We Need to Examine Why Many People Released From Prison Then Die Quickly

I remember every collapsing sensation in my body when I received the phone call notifying me of his death. I was 22, he was 23 — my boyfriend had died in a freak hiking accident. His loss was devastating to all of us who loved him. His loss was also tragic for the communities he could have continued to contribute to. The future potential of this young man was never fully realized. But I take comfort knowing that up until my boyfriend’s death, he was living freely, wildly and pursuing his dreams.

trauma: Flying bullet from light particles. Vector illustration

My Brother’s Use of Gun Created Lasting Childhood Wounds

When I first heard the topic was on guns, my initial response was I have zero experience with guns. Other than using a water gun at the local fair to win a prize, I never held a gun, shot a gun or even seen a real gun in person.

trauma: young guy is squatting in a corner, his arm supporting his head

Trauma-informed Care in Juvenile Detention Is Not Enough

While Florida has taken steps toward integrating trauma-informed practices in the juvenile justice system, the state needs to reconsider its treatment of youth. Notably, utilizing trauma-informed care in the juvenile justice system, while necessary, is not sufficient — prevention should be the goal, with trauma-informed services implemented in all child-involved systems. The state must also stop incarcerating children with adults and offer all juveniles in detention/incarceration access to trauma-informed services.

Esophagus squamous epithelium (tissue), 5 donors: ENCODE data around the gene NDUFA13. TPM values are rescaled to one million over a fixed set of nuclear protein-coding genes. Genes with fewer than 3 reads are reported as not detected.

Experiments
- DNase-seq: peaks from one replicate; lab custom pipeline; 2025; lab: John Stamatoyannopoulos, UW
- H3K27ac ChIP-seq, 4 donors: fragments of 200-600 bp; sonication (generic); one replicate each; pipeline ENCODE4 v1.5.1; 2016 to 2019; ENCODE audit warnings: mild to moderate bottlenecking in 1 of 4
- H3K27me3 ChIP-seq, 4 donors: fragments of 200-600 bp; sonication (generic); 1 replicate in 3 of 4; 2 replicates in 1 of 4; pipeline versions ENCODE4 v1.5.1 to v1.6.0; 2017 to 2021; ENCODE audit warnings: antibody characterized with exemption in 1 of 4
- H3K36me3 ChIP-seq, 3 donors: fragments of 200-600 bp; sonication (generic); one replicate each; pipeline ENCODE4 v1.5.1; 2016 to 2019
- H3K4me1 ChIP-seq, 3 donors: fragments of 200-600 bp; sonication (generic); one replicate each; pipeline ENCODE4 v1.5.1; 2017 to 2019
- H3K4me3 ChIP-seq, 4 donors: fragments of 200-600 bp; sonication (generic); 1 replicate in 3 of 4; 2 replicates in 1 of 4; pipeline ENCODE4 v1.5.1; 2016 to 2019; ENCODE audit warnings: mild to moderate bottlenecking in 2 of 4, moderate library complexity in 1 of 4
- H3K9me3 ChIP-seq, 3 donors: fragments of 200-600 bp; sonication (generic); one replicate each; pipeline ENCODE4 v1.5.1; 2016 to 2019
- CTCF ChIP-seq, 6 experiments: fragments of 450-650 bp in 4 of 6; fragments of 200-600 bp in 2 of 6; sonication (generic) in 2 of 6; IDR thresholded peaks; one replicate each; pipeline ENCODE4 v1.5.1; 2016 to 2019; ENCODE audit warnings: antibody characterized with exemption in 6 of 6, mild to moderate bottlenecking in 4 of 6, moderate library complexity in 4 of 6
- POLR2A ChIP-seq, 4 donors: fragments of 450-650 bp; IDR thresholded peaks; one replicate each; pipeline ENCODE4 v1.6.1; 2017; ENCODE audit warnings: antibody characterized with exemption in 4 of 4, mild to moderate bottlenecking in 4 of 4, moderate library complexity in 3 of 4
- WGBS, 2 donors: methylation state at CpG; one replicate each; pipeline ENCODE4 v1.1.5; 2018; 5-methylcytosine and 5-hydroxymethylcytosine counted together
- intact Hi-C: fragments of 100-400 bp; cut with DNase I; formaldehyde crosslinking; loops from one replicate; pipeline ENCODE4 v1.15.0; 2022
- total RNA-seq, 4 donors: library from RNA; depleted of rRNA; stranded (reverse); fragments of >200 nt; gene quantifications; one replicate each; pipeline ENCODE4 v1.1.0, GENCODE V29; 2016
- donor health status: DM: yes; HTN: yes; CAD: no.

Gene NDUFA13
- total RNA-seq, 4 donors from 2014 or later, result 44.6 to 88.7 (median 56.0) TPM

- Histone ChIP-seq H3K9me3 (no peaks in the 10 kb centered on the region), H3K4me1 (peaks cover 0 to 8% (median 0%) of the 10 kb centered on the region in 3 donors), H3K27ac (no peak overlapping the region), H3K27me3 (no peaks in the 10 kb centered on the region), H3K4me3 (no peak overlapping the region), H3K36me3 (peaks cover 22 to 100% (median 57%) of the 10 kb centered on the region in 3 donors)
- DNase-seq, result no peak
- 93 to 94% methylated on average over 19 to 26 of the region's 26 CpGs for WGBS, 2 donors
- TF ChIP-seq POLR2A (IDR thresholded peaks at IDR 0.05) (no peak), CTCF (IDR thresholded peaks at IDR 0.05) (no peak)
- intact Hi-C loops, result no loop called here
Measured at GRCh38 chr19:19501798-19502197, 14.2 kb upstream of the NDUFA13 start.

girls: young woman wrinkling forehead and pressing lips while looking downwards

Locking Up Girls Doesn’t Create Change, Research Does

For the past 30 years, I have worked with girls and young women throughout the state of Florida, and for six years I have led the Delores Barr Weaver Policy Center, which is a recognized leader in the advancement of the rights of girls, young women and youth who identify as female, especially those impacted by the justice system.

trauma: 3 men talk outside.

Youth Caught in Crosshairs of Cycles of Gun Violence. Is Anybody Listening?

Cassio Batteast, a community advocate in Jackson, recently sat down with 20 of the students in the local school district who were causing the most trouble.
Over weekly meetings, they gradually opened up to him.
“I learned that 10 of the 20 had fathers who had been murdered or fathers who had murdered someone. Half,” he said.